↓ Skip to main content

Cochrane Database of Systematic Reviews

Dietary interventions for preventing complications in idiopathic hypercalciuria

Overview of attention for article published in Cochrane database of systematic reviews, February 2014
Altmetric Badge

About this Attention Score

  • In the top 25% of all research outputs scored by Altmetric
  • High Attention Score compared to outputs of the same age (95th percentile)
  • Good Attention Score compared to outputs of the same age and source (73rd percentile)

Mentioned by

blogs
2 blogs
policy
1 policy source
twitter
13 X users
facebook
1 Facebook page

Citations

dimensions_citation
49 Dimensions

Readers on

mendeley
247 Mendeley
citeulike
1 CiteULike
Title
Dietary interventions for preventing complications in idiopathic hypercalciuria
Published in
Cochrane database of systematic reviews, February 2014
DOI 10.1002/14651858.cd006022.pub4
Pubmed ID
Authors

Joaquin Escribano, Albert Balaguer, Marta Roqué i Figuls, Albert Feliu, Natalia Ferre

Abstract

Idiopathic hypercalciuria is an inherited metabolic abnormality that is characterised by excessive amounts of calcium excreted in the urine by people whose calcium serum levels are normal. Morbidity associated with idiopathic hypercalciuria is chiefly related to kidney stone disease and bone demineralisation leading to osteopenia and osteoporosis. Idiopathic hypercalciuria contributes to kidney stone disease at all life stages; people with the condition are prone to developing oxalate and calcium phosphate kidney stones. In some cases, crystallised calcium can be deposited in the renal interstitium, causing increased calcium levels in the kidneys. In children, idiopathic hypercalciuria can cause a range of comorbidities including recurrent macroscopic or microscopic haematuria, frequency dysuria syndrome, urinary tract infections and abdominal and lumbar pain. Various dietary interventions have been described that aim to decrease urinary calcium levels or urinary crystallisation.

X Demographics

X Demographics

The data shown below were collected from the profiles of 13 X users who shared this research output. Click here to find out more about how the information was compiled.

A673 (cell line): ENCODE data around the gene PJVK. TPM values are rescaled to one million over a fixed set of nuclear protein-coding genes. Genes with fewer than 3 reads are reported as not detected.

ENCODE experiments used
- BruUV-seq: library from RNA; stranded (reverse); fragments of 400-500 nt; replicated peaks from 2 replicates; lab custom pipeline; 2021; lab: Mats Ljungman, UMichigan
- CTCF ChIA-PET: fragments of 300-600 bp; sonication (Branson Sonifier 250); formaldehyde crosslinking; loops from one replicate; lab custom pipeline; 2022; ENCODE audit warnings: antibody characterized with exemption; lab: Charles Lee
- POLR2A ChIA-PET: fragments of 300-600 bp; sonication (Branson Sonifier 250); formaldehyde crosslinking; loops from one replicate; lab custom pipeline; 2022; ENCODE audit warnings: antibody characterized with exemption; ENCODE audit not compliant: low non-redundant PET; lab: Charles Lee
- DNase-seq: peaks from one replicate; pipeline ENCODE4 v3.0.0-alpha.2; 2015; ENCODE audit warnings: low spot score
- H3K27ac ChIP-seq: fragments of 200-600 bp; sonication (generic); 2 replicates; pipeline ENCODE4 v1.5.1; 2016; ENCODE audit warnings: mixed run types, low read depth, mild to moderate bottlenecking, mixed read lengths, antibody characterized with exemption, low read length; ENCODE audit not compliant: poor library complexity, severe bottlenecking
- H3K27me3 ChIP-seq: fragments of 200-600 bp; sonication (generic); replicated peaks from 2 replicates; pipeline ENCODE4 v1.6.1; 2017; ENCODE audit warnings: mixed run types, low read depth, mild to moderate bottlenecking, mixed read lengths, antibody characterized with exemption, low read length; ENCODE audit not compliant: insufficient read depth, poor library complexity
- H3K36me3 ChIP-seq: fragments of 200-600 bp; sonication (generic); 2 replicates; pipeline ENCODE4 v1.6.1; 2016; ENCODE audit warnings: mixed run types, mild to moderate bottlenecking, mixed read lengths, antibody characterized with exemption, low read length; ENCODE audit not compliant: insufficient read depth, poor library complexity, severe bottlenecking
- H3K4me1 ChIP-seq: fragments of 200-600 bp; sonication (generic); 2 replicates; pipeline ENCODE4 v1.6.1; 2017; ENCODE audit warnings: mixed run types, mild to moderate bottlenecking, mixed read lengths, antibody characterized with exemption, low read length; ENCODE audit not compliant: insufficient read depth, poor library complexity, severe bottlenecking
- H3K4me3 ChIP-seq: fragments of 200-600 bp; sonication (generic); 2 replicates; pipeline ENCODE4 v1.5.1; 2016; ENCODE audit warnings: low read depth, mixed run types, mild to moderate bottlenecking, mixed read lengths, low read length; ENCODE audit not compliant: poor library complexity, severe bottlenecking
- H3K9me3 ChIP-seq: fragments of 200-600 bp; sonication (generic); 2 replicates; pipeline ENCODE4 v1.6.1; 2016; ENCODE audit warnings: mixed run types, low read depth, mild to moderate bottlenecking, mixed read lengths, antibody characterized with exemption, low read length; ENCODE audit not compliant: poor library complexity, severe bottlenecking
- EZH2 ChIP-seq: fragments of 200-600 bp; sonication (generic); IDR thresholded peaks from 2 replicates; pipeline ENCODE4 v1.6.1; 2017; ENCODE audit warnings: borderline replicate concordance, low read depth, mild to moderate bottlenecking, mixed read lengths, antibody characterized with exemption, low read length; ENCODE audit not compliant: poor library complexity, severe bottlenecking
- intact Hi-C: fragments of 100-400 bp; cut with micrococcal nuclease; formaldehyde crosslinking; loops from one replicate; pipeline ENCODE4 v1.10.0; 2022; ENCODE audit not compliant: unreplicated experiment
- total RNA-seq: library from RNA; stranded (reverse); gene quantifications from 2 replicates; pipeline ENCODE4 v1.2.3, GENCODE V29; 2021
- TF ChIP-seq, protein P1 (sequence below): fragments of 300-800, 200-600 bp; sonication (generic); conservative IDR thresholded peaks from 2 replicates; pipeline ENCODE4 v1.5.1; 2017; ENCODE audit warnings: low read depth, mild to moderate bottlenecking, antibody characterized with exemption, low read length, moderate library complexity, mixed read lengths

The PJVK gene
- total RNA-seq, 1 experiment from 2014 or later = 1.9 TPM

Mendeley readers

Mendeley readers

The data shown below were compiled from readership statistics for 247 Mendeley readers of this research output. Click here to see the associated Mendeley record.

Geographical breakdown

Country Count As %
United States 2 <1%
United Kingdom 1 <1%
Chile 1 <1%
New Zealand 1 <1%
Unknown 242 98%

Demographic breakdown

Readers by professional status Count As %
Student > Bachelor 44 18%
Student > Master 33 13%
Researcher 26 11%
Student > Ph. D. Student 25 10%
Other 16 6%
Other 47 19%
Unknown 56 23%
Readers by discipline Count As %
Medicine and Dentistry 96 39%
Nursing and Health Professions 34 14%
Agricultural and Biological Sciences 12 5%
Pharmacology, Toxicology and Pharmaceutical Science 6 2%
Social Sciences 6 2%
Other 24 10%
Unknown 69 28%
Attention Score in Context

Attention Score in Context

This research output has an Altmetric Attention Score of 27. This is our high-level measure of the quality and quantity of online attention that it has received. This Attention Score, as well as the ranking and number of research outputs shown below, was calculated when the research output was last mentioned on 27 December 2018.
All research outputs
#1,457,227
of 25,806,763 outputs
Outputs from Cochrane database of systematic reviews
#3,076
of 13,140 outputs
Outputs of similar age
#16,550
of 331,399 outputs
Outputs of similar age from Cochrane database of systematic reviews
#60
of 228 outputs
Altmetric has tracked 25,806,763 research outputs across all sources so far. Compared to these this one has done particularly well and is in the 94th percentile: it's in the top 10% of all research outputs ever tracked by Altmetric.
So far Altmetric has tracked 13,140 research outputs from this source. They typically receive a lot more attention than average, with a mean Attention Score of 35.9. This one has done well, scoring higher than 76% of its peers.
Older research outputs will score higher simply because they've had more time to accumulate mentions. To account for age we can compare this Altmetric Attention Score to the 331,399 tracked outputs that were published within six weeks on either side of this one in any source. This one has done particularly well, scoring higher than 95% of its contemporaries.
We're also able to compare this research output to 228 others from the same source and published within six weeks on either side of this one. This one has gotten more attention than average, scoring higher than 73% of its contemporaries.